With opportunity gaps widening for poor children and children of color, new guidance from the Office for Civil Rights in the U.S. Department of Education offers new hope and protection from discrimination. For the first time in 13 years, the Department now makes clear that states, school districts, and schools must make education resources equally available to all students without regard to race, color, or national origin. It prohibits schools and school districts from discriminating in their allocation of courses, academic programs and extracurricular activities, teachers and leaders, other school personnel, school facilities, and technology and instructional materials, and offers steps to level the playing field. This is some of the unfinished business of the civil rights movement and a giant step forward for poor children, often children of color, currently taught at higher rates by inexperienced, unqualified, or out of field teachers and provided far fewer resources than their wealthier peers. Our responsibility now is to ensure that children left behind truly benefit from these protections. The new guidance has real potential to address many of the lingering disparities after Brown v Board of Education. Sixty years after that historic court decision, the Department of Education has made it clear that poor children and children of color are still routinely denied access to their fair share of strong teachers, decent schools, and current textbooks. These actions are not only immoral, but illegal under the Civil Rights Act of 1964. The guidance states that wherever a state or district has seen fit to provide any education resource like a chemistry course, high-speed internet access, or a school counselor, it must be provided equally. This has been in the works for a very long time and was inspired by the Equity and Excellence Commission, convened in 2010 to examine and propose remedies to disparities in educational opportunities and student achievement. Years of advocacy that preceded Brown sought federal oversight of unfair distribution of resources by schools, districts, and states. But fairness must be a continuing concern as separate and unequal continues to pervade the education of children in our nation. The last time similar guidance was issued by the Department of Education was January 19, 2001, as one of the last acts of the Clinton Administration. Catherine Lhamon, Assistant Secretary for Civil Rights in the U.S. Department of Education, said in her "Dear Colleague letter" to states, school districts, and schools: "Students of color must not be consigned to dilapidated, overcrowded school buildings that lack essential educational facilities, such as science laboratories, auditoriums, and athletic fields, and that may not be able to support the increasing infrastructure demands of rapidly expanding educational technologies while providing better facilities for other students." While this language may sound like a familiar argument from the desegregation cases in the 1960s when "educational technology" meant film strips and slide rules, this new guidance recognizes that disparities still exist today and demonstrates a heightened commitment by the administration to eliminate discrimination "root and branch" and protect students' access to education. If students of color in a school are consigned to remedial courses and are denied a strong teacher or current textbooks, that could be discriminatory. If Advanced Placement courses are offered only in schools with the lowest enrollment of Black or Latino students, or if the only district school without air conditioning is the one most Latino students attend, or if the math teacher assigned to English language learners is the only math teacher without a major or minor in math, this may be evidence of discrimination in the distribution of educational resources. The Civil Rights Act protects students both from intentional discrimination and from discrimination that rises from the disparate impact of policies and procedures on student groups by race. This new guidance is good and long overdue news for poor students and students of color in education. The next step is ensuring what is promised is delivered. Students, parents, educators and community members who suspect children are receiving less than their fair share should seek to learn more, address problems they see, and file complaints with the Department of Education's Office for Civil Rights when disparities are not addressed. Monitoring of enforcement is essential if the neediest children are to benefit. Every child deserves a level playing field and a fair chance to succeed.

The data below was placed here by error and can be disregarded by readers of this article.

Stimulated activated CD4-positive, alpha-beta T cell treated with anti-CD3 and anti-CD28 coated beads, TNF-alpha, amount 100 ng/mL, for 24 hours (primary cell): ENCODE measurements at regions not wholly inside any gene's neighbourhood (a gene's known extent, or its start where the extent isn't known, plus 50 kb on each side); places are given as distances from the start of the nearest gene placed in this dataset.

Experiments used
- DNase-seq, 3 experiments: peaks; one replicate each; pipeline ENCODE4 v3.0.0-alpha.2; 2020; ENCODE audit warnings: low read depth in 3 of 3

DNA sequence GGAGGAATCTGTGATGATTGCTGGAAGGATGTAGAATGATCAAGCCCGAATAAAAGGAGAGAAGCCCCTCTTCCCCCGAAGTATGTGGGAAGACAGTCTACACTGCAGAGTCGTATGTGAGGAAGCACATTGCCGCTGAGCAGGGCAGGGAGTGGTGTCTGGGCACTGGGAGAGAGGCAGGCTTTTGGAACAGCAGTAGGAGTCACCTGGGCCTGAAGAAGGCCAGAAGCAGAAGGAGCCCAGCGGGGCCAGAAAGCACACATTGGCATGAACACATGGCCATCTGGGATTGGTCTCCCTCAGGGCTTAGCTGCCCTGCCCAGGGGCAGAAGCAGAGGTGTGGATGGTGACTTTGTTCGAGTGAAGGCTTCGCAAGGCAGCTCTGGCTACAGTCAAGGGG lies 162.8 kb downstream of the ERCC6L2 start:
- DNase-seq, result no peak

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Is that BS/MD Program a Guaranteed ...